Monday, April 13, 2015

#Review: Homefront by Jessica Scott - 4 Wine Glasses

24737802Title: Homefront
Series:  Homefront #1
Author: Jessica Scott 
Format:  eBook, 256 pages
Published: April 7, 2015 by Jessica Scott
Links: Goodreads | Amazon | B&N 
Source: Author
Reviewer: Kimberly
Rating: 4 out of 5 Wine Glasses

He's always loved her...

First Sergeant Gale Sorren waited a war and half a lifetime for a chance to get stationed near the ex-wife who left him years ago. When he finally musters the courage to see her, the life he imagined she was living was nothing close to the reality.

She's never stopped loving him...

Melanie never stopped worrying about Gale each time he headed off to war. But he's never been there when she needed him and she's had fifteen years to steel her heart against him.

But when Gale moves to Fort Hood, he finally has a chance to make things right with Melanie and the daughter she raised without him.

Can Mel trust her heart to a man who has always let her down?

Kimberly’s Thoughts:
The course of young love never did run smooth, add in military deployments, a newborn baby, and well,   the road becomes very rough.  Melanie and Gale married young and when Melanie becomes pregnant, Gale throws himself even more into his job trying to move up the military ranks to earn more money.  When Gale is deployed it leaves Melanie home alone to deal with all the stresses that come with a newborn.  The lack of support each feels from one another brings about Melanie asking for a divorce.  Gale becomes more of a peripheral fixture in Melanie and his daughter's lives until fifteen years later when he is stationed in the city they live in.  Melanie likes having Gale there to support her in raising their daughter but old hurts die hard and Gale is going to have to learn how to step up to the plate.  

It was easy to look at him sitting across from her at her kitchen table and embrace the fantasy man in uniform that so many pined for. But the reality of loving a man in uniform was so much harder. It was long nights without phone calls; it was missed births and birthdays.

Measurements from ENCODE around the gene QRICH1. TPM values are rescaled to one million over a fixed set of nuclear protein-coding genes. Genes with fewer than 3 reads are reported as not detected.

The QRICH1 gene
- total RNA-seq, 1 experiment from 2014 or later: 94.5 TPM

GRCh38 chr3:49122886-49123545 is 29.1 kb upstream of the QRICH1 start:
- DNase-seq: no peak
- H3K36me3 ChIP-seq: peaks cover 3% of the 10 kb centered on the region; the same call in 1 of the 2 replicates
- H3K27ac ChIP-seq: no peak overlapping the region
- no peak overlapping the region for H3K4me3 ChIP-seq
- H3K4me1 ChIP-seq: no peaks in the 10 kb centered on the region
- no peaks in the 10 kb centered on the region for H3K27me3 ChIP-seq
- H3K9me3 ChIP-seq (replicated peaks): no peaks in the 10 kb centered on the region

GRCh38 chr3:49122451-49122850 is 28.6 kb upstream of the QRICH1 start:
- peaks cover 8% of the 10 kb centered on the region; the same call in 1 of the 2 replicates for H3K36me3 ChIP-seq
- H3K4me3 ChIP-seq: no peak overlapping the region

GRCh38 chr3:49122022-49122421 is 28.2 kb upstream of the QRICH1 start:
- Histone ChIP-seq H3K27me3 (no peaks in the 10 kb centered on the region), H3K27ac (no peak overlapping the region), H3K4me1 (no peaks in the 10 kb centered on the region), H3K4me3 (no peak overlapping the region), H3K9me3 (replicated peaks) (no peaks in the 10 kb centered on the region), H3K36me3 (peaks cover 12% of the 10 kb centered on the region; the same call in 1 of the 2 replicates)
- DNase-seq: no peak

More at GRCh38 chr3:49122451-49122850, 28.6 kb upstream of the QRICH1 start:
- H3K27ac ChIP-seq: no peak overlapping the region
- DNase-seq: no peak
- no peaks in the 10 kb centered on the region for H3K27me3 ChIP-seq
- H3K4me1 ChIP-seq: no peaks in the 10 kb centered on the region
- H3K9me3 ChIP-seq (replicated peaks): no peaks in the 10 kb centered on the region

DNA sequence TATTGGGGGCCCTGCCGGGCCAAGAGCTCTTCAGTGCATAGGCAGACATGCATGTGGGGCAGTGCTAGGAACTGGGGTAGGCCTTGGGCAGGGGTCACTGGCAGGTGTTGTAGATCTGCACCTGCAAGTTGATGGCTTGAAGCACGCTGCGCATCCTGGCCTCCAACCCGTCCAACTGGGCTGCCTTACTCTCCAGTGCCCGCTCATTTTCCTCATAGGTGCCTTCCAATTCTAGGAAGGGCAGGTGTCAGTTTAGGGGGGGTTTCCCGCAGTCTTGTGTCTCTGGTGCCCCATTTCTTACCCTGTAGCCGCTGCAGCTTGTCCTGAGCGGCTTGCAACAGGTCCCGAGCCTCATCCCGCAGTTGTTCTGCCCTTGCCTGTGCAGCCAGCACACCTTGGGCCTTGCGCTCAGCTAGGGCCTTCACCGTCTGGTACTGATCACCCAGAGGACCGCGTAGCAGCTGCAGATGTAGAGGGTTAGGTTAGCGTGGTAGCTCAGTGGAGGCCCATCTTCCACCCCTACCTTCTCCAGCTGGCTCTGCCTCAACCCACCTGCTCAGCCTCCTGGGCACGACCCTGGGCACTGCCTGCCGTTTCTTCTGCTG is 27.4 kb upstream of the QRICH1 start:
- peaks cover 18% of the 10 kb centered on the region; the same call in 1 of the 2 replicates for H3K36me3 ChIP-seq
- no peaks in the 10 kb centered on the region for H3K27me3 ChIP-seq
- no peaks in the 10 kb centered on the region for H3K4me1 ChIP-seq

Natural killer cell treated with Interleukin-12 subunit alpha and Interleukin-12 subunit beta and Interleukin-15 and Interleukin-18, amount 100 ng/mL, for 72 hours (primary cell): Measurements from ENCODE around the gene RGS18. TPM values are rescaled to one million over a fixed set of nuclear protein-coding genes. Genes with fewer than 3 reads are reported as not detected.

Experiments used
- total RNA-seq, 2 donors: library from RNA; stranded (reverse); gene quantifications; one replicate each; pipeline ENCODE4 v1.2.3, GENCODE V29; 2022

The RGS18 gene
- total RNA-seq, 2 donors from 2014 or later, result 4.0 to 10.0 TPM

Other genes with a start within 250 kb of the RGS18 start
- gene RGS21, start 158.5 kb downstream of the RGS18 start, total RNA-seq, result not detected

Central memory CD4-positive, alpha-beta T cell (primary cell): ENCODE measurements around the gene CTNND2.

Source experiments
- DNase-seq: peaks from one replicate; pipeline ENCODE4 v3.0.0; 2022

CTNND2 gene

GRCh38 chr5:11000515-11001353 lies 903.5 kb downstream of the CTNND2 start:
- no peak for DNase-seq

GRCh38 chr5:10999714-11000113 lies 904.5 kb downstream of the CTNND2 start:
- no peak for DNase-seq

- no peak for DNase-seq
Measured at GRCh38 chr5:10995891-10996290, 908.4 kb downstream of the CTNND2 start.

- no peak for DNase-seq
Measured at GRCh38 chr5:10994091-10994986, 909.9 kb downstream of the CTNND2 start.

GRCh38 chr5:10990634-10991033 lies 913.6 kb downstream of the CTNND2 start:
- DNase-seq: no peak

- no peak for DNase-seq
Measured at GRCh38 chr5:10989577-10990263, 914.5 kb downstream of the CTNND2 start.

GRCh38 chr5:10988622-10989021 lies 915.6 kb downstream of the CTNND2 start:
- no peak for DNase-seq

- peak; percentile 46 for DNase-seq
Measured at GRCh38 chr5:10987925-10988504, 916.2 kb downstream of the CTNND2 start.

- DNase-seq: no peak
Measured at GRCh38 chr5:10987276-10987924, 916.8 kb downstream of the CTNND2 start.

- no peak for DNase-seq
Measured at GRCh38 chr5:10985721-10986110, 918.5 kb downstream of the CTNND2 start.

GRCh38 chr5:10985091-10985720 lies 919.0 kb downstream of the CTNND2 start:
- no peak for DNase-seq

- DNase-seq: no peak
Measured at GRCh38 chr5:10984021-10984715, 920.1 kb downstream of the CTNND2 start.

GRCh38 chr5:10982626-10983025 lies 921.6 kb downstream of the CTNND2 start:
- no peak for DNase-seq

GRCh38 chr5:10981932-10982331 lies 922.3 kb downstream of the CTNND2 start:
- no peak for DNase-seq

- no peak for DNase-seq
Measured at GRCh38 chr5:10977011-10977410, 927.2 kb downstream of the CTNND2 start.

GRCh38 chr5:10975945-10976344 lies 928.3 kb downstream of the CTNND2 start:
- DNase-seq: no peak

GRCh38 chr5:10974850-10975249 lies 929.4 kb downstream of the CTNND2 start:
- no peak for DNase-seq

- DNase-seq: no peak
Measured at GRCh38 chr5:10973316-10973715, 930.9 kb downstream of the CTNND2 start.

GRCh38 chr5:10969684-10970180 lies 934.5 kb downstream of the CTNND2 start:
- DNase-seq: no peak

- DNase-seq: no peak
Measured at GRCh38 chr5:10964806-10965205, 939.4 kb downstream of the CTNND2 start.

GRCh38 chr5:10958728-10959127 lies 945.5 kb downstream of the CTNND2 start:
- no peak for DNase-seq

It was acceptance of being alone and sharing this man with the army. And the army was a demanding mistress.

 Rarely do I get to read such a real story as this, Homefront is the first in its series and readers are going to need to strap in because it packs quite an emotional punch.  Timeline wise it covers only a couple months with a few past flashbacks but the way it opens a window into Melanie and Gale's relationship and lives is intense.  From Melanie's frustration in dealing with her daughter, Gale's paper shoving and babysitting at his job, and to their fear and desire to reconnect I felt voyeuristically locked in.  As the title suggests this story is about the home front, no terrorists, bombs, or adrenaline pumping chase scenes but rather dark, deep, and in the trenches emotional toil.  This book is going to hit you in the heart and gut.

Melanie is a character that women married to military members are going to deeply connect with.  The fear, frustration, and loneliness she feels had me wanting to reach through the pages and hold her hand. It's obvious she loves Gale but in the beginning her young age and sense of being overwhelmed lead her to, a bit, impulsively divorce him while now and what the story mostly focuses on, there are lingering feelings of anger and resentment for the lack of support she has felt through the years from Gale.  In the military there are a set of clearly defined rules, regulations, and operations for how to do things, not so in civilian life and what makes Gale slowly but surely escape into his job.  Caring for a wife and newborn while being gone most of the time clearly leaves Gale lost and confused.  Not having developed the maturity yet to deal with such issues, it becomes easier for Gale to bond more with his second family.  The saying older and wiser could not fit our couple more as they work to reconnect.  

If you couldn't tell already, this is a heavier toned book, especially when you add in the child mental health issues and abuse that make up a second storyline.  There are little humorous remarks and interactions sprinkled throughout but I would have liked to have seen Gale and Melanie outside of the home and in a more playful atmosphere for a more couples romance feel.   More flashbacks showing Gale and Melanie originally falling in love could have helped with this and given more of a reason for readers to cheer on their reconnection. Also, Gale was a great rounded out character showing his home, friendships, and work life but Melanie felt a little empty at times.  There is a little talk about her work but does she have any friends? Showing her having even a little bit of a life outside her daughter's issues would have made her feel more flushed out.  

Homefront, is a deeply moving look into a military family's life.  It could be nostalgic because you may have experienced it, therapeutic or comforting because you're going through it, or a dose of realism for civilians who will never live it.  No matter what though, Gale and Melanie will make you feel it all as they show that love never really dies, it just gets better.

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